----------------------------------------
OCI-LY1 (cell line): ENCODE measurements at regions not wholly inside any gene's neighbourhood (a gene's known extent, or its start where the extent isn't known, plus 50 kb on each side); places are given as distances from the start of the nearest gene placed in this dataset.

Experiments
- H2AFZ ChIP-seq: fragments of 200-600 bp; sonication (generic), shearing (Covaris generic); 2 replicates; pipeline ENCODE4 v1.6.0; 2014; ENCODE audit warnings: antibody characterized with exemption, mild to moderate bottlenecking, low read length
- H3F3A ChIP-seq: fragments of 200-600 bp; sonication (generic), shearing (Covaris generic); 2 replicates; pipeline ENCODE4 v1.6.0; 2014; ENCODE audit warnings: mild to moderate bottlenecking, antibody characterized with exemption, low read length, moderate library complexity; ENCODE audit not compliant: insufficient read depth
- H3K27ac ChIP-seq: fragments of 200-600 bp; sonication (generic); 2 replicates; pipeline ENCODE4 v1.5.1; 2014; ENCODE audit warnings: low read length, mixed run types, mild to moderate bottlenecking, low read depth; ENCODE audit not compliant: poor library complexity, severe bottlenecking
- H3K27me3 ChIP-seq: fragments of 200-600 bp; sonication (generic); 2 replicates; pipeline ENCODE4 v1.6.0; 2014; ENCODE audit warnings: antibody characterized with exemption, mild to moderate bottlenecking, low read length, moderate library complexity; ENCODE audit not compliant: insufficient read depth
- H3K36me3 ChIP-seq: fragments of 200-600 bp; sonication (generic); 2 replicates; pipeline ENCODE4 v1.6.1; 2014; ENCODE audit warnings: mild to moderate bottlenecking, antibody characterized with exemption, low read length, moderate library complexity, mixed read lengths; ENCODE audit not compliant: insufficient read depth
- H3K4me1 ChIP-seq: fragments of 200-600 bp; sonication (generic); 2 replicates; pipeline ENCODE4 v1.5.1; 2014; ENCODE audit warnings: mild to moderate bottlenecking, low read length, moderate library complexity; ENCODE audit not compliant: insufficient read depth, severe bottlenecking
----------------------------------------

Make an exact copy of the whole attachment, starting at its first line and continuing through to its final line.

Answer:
OCI-LY1 (cell line): ENCODE measurements at regions not wholly inside any gene's neighbourhood (a gene's known extent, or its start where the extent isn't known, plus 50 kb on each side); places are given as distances from the start of the nearest gene placed in this dataset.

Experiments
- H2AFZ ChIP-seq: fragments of 200-600 bp; sonication (generic), shearing (Covaris generic); 2 replicates; pipeline ENCODE4 v1.6.0; 2014; ENCODE audit warnings: antibody characterized with exemption, mild to moderate bottlenecking, low read length
- H3F3A ChIP-seq: fragments of 200-600 bp; sonication (generic), shearing (Covaris generic); 2 replicates; pipeline ENCODE4 v1.6.0; 2014; ENCODE audit warnings: mild to moderate bottlenecking, antibody characterized with exemption, low read length, moderate library complexity; ENCODE audit not compliant: insufficient read depth
- H3K27ac ChIP-seq: fragments of 200-600 bp; sonication (generic); 2 replicates; pipeline ENCODE4 v1.5.1; 2014; ENCODE audit warnings: low read length, mixed run types, mild to moderate bottlenecking, low read depth; ENCODE audit not compliant: poor library complexity, severe bottlenecking
- H3K27me3 ChIP-seq: fragments of 200-600 bp; sonication (generic); 2 replicates; pipeline ENCODE4 v1.6.0; 2014; ENCODE audit warnings: antibody characterized with exemption, mild to moderate bottlenecking, low read length, moderate library complexity; ENCODE audit not compliant: insufficient read depth
- H3K36me3 ChIP-seq: fragments of 200-600 bp; sonication (generic); 2 replicates; pipeline ENCODE4 v1.6.1; 2014; ENCODE audit warnings: mild to moderate bottlenecking, antibody characterized with exemption, low read length, moderate library complexity, mixed read lengths; ENCODE audit not compliant: insufficient read depth
- H3K4me1 ChIP-seq: fragments of 200-600 bp; sonication (generic); 2 replicates; pipeline ENCODE4 v1.5.1; 2014; ENCODE audit warnings: mild to moderate bottlenecking, low read length, moderate library complexity; ENCODE audit not compliant: insufficient read depth, severe bottlenecking